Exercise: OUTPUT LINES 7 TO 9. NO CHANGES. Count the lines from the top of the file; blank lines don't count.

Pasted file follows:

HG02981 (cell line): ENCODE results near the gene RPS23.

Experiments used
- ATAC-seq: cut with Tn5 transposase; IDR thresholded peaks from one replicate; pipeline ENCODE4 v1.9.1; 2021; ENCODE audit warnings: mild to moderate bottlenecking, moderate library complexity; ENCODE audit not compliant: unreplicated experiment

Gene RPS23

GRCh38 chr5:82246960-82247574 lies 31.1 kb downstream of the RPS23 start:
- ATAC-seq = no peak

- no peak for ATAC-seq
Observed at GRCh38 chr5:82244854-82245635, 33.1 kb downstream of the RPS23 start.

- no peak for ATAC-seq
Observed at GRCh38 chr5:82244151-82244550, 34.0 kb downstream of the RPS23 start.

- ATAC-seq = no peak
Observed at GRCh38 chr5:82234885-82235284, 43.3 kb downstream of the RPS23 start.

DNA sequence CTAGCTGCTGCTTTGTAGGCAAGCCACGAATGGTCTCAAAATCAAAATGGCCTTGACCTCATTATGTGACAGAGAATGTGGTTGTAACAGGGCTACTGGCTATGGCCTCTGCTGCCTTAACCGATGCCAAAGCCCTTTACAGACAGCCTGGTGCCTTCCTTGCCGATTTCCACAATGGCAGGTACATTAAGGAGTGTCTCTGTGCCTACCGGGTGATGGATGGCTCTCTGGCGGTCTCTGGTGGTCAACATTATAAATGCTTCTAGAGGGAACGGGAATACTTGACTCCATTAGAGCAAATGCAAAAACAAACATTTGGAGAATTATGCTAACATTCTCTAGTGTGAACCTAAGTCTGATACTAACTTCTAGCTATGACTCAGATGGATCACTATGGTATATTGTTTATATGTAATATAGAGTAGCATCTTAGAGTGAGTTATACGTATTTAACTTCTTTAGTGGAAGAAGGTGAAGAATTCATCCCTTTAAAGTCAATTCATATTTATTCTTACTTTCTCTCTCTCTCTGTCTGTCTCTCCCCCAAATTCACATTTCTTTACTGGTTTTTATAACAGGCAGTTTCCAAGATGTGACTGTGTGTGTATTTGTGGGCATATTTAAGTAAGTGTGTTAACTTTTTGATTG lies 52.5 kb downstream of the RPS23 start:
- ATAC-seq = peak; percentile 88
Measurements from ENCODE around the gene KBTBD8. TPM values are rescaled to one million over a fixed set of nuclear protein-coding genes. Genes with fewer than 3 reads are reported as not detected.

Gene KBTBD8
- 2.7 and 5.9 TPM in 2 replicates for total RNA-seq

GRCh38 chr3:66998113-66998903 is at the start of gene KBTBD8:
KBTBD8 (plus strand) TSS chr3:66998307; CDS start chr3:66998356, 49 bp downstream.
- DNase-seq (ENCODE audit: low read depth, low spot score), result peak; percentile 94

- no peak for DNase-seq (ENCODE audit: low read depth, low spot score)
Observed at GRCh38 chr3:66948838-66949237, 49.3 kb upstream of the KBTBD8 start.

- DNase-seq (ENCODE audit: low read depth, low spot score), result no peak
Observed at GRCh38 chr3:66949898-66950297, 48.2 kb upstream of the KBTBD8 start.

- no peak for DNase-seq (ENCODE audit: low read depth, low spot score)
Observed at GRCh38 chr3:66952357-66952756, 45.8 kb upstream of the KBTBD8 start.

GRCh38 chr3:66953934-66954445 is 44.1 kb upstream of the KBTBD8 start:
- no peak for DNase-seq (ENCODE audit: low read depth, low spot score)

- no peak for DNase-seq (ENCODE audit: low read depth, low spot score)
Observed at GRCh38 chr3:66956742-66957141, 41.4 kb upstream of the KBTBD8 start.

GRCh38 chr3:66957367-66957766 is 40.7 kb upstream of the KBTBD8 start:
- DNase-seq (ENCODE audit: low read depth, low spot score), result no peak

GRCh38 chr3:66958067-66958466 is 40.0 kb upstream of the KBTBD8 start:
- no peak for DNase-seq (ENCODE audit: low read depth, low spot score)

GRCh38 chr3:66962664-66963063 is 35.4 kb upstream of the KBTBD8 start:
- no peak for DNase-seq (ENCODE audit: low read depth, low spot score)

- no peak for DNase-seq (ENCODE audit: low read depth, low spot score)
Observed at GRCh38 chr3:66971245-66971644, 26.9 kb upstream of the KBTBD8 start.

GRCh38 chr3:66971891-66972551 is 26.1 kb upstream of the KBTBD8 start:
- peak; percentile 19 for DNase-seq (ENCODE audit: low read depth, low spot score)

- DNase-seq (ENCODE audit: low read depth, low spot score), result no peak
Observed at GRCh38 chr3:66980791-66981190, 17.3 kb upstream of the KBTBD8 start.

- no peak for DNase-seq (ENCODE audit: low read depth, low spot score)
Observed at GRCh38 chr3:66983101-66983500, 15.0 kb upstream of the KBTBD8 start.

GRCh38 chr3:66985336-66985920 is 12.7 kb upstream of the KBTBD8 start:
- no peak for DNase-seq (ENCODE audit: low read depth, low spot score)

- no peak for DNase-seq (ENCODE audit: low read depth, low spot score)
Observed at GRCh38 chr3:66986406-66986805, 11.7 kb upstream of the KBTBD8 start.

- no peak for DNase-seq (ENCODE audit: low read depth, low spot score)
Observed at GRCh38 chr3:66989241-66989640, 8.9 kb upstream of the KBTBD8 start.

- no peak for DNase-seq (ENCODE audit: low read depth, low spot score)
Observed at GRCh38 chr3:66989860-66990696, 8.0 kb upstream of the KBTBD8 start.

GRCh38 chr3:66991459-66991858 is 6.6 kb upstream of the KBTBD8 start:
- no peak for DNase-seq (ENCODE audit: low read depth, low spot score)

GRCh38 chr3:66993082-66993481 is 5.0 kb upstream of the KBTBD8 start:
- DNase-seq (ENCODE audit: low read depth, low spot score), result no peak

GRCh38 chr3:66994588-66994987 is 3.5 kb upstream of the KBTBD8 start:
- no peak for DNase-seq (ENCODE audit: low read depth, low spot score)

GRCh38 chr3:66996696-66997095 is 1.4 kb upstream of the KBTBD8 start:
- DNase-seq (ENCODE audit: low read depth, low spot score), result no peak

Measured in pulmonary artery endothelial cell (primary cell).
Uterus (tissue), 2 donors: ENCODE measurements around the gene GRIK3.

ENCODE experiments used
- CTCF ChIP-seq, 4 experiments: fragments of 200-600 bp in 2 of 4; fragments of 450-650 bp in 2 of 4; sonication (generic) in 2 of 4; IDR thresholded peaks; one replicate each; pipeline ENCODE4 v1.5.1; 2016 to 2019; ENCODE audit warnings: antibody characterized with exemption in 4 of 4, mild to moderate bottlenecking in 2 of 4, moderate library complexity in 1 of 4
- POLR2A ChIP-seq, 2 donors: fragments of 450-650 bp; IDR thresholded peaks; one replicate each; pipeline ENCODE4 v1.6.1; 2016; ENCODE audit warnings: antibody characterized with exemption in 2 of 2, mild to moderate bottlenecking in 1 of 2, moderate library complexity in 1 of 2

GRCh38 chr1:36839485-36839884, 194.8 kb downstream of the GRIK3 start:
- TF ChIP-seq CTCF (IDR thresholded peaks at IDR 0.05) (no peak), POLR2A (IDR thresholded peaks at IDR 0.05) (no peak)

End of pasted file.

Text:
- no peak for ATAC-seq
Observed at GRCh38 chr5:82244854-82245635, 33.1 kb downstream of the RPS23 start.

- no peak for ATAC-seq